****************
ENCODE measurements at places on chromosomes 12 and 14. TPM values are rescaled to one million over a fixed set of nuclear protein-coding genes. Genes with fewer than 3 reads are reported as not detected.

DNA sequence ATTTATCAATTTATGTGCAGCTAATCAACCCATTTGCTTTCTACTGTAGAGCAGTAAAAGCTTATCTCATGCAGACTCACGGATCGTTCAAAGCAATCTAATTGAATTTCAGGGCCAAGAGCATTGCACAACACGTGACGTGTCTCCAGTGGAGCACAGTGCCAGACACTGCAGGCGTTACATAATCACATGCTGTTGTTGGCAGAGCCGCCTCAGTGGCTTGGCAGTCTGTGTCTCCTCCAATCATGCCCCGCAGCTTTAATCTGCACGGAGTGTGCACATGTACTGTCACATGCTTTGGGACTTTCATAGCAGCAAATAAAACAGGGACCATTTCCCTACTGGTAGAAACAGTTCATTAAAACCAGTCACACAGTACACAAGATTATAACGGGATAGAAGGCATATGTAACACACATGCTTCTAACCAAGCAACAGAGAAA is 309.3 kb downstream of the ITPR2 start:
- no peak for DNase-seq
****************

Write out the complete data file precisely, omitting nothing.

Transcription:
ENCODE measurements at places on chromosomes 12 and 14. TPM values are rescaled to one million over a fixed set of nuclear protein-coding genes. Genes with fewer than 3 reads are reported as not detected.

DNA sequence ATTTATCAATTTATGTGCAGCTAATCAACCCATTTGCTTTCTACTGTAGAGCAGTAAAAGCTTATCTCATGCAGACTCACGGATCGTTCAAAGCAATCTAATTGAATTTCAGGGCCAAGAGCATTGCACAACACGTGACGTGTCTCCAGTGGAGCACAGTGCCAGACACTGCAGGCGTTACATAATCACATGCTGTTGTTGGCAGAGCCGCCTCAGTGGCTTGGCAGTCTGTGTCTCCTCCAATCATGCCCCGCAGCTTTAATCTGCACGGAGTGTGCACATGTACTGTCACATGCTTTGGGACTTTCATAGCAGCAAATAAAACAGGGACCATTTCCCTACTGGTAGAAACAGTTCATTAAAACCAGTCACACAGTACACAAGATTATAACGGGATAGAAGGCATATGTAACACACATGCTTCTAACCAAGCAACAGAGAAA is 309.3 kb downstream of the ITPR2 start:
- no peak for DNase-seq